Modeling latency code processing in the electric sense: from the biological template to its VLSI implementation

Engelmann J, Walther T, Grant K, Chicca E, Gómez-Sena L (2016)
Bioinspiration & Biomimetics 11(5): 055007.

Journal Article | Published | English

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Abstract
Understanding the coding of sensory information under the temporal constraints of natural behavior is not yet well resolved. There is a growing consensus that spike timing or latency coding can maximally exploit the timing of neural events to make fast computing elementsand that such mechanisms are essential to information processing functions in the brain. The electric sense of mormyrid fish provides a convenient biological model where this coding scheme can be studied. The sensory input is a physically ordered spatial pattern of current densities, which is coded in the precise timing of primary afferent spikes. The neural circuits of the processing pathway are well known and the system exhibits the best known illustration of corollary discharge, which provides the reference to decodingthe sensory afferent latency pattern. A theoretical model has been constructed from available electrophysiological and neuroanatomical data to integrate the principal traits of the neural processing structure and to study sensory interaction with motor-command-driven corollary discharge signals. This has been used to explore neural coding strategies at successive stages in the network and to examine the simulated network capacity to reproduce output neuron responses. The model shows that the network has the ability to resolve primary afferent spike timing differences in the sub-millisecond range, and that this depends on the coincidence of sensory and corollary discharge-driven gating signals. In the integrative and output stages of the network, corollary discharge sets up a proactive background filter, providing temporally structured excitation and inhibition within the network whose balance is then modulated locally by sensory input. This complements the initial gating mechanism and contributes to amplification of the input pattern of latencies, conferring network hyperacuity. These mechanisms give the system a robust capacity to extract behaviorally meaningful features of the electric image with high sensitivity over a broad working range. Since the network largely depends on spike timing, we finally discuss its suitability forimplementation in robotic applications based on neuromorphic hardware.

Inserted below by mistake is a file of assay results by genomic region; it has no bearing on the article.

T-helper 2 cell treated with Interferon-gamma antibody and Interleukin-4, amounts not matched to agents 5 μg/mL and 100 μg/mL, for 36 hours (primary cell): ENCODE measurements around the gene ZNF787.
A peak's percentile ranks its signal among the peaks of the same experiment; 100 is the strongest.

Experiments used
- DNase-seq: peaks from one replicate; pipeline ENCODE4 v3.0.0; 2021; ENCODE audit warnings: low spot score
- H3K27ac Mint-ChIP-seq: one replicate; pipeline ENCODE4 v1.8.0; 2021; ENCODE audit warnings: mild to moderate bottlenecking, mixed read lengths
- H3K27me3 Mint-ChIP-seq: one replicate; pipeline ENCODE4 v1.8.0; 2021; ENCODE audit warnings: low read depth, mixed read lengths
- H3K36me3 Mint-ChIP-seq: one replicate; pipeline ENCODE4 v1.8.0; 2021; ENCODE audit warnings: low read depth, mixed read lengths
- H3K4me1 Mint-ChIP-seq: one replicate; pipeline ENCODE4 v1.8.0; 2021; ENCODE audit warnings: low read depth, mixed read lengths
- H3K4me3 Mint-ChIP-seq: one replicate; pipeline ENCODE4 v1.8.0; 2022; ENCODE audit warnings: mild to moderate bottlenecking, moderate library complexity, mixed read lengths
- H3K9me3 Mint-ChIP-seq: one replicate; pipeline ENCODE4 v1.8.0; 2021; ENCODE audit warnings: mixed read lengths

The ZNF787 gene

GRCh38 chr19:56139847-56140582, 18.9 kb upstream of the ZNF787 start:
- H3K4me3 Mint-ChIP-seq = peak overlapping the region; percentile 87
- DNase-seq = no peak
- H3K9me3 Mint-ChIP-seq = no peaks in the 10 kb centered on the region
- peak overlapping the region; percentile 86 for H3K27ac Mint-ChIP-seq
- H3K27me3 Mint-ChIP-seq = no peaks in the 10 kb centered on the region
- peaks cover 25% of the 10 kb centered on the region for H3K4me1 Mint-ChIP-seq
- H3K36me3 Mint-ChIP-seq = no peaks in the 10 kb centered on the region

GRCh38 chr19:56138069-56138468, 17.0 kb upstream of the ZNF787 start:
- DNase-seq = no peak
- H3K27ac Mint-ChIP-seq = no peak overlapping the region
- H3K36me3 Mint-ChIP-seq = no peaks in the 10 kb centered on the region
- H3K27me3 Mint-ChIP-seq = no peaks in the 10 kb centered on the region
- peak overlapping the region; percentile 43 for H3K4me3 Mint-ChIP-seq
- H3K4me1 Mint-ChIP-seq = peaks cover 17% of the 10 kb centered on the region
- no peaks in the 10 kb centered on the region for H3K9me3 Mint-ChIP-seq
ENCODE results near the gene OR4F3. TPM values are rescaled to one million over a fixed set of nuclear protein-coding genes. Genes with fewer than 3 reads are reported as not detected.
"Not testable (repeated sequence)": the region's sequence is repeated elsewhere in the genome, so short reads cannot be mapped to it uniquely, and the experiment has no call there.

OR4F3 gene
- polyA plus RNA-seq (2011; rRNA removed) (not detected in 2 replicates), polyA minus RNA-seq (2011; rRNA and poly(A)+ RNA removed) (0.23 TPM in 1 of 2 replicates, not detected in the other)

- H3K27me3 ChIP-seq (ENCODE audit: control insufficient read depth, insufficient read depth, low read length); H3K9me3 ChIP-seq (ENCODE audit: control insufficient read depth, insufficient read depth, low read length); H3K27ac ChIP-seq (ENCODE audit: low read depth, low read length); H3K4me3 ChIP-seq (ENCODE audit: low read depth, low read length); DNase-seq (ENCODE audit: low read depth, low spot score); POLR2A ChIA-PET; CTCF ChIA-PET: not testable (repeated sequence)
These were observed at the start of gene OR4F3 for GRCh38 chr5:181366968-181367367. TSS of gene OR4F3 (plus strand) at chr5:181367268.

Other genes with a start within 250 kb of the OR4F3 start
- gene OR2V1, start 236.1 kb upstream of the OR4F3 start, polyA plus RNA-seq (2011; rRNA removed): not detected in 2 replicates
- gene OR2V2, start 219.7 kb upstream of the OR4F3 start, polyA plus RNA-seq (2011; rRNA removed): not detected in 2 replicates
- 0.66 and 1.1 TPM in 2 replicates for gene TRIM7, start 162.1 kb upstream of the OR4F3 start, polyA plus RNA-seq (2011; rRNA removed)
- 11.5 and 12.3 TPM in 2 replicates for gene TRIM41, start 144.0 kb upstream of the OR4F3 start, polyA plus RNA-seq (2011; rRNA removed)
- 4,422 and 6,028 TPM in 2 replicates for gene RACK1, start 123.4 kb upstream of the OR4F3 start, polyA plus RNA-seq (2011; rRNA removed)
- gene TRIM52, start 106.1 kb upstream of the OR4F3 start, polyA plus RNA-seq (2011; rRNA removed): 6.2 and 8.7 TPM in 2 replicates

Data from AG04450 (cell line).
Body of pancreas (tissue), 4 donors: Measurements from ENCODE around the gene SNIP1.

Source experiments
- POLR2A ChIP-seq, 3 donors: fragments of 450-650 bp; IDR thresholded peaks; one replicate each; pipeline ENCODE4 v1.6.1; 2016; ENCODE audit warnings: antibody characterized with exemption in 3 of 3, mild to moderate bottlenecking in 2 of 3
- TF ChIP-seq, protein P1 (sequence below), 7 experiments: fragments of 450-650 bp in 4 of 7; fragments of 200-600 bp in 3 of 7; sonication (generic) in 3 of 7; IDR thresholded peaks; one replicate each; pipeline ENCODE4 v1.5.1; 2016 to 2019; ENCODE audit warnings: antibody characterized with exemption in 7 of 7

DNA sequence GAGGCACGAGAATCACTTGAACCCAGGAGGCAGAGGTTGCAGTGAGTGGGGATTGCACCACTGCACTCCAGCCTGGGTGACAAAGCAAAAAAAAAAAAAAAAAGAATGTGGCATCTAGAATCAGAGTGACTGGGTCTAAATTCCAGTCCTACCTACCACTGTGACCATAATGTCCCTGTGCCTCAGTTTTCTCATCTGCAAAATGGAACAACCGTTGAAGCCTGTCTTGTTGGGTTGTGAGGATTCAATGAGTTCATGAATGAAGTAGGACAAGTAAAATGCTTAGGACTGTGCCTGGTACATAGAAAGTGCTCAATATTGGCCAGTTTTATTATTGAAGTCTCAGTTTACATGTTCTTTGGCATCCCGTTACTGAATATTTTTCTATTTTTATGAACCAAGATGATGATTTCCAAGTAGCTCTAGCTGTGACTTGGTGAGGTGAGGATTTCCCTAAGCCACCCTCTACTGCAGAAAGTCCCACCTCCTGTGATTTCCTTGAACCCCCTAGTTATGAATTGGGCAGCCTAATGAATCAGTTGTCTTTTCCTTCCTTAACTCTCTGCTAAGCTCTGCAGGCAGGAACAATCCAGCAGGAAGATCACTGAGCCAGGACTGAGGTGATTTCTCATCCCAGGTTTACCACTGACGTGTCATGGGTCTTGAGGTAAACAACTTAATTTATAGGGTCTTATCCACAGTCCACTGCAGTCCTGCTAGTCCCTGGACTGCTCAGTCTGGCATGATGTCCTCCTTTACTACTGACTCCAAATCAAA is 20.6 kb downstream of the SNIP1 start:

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Article Processing Charge funded by the Deutsche Forschungsgemeinschaft and the Open Access Publication Fund of Bielefeld University.
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Engelmann J, Walther T, Grant K, Chicca E, Gómez-Sena L. Modeling latency code processing in the electric sense: from the biological template to its VLSI implementation. Bioinspiration & Biomimetics. 2016;11(5): 055007.
Engelmann, J., Walther, T., Grant, K., Chicca, E., & Gómez-Sena, L. (2016). Modeling latency code processing in the electric sense: from the biological template to its VLSI implementation. Bioinspiration & Biomimetics, 11(5): 055007.
Engelmann, J., Walther, T., Grant, K., Chicca, E., and Gómez-Sena, L. (2016). Modeling latency code processing in the electric sense: from the biological template to its VLSI implementation. Bioinspiration & Biomimetics 11:055007.
Engelmann, J., et al., 2016. Modeling latency code processing in the electric sense: from the biological template to its VLSI implementation. Bioinspiration & Biomimetics, 11(5): 055007.
J. Engelmann, et al., “Modeling latency code processing in the electric sense: from the biological template to its VLSI implementation”, Bioinspiration & Biomimetics, vol. 11, 2016, : 055007.
Engelmann, J., Walther, T., Grant, K., Chicca, E., Gómez-Sena, L.: Modeling latency code processing in the electric sense: from the biological template to its VLSI implementation. Bioinspiration & Biomimetics. 11, : 055007 (2016).
Engelmann, Jacob, Walther, Tim, Grant, Kirsty, Chicca, Elisabetta, and Gómez-Sena, Leonel. “Modeling latency code processing in the electric sense: from the biological template to its VLSI implementation”. Bioinspiration & Biomimetics 11.5 (2016): 055007.
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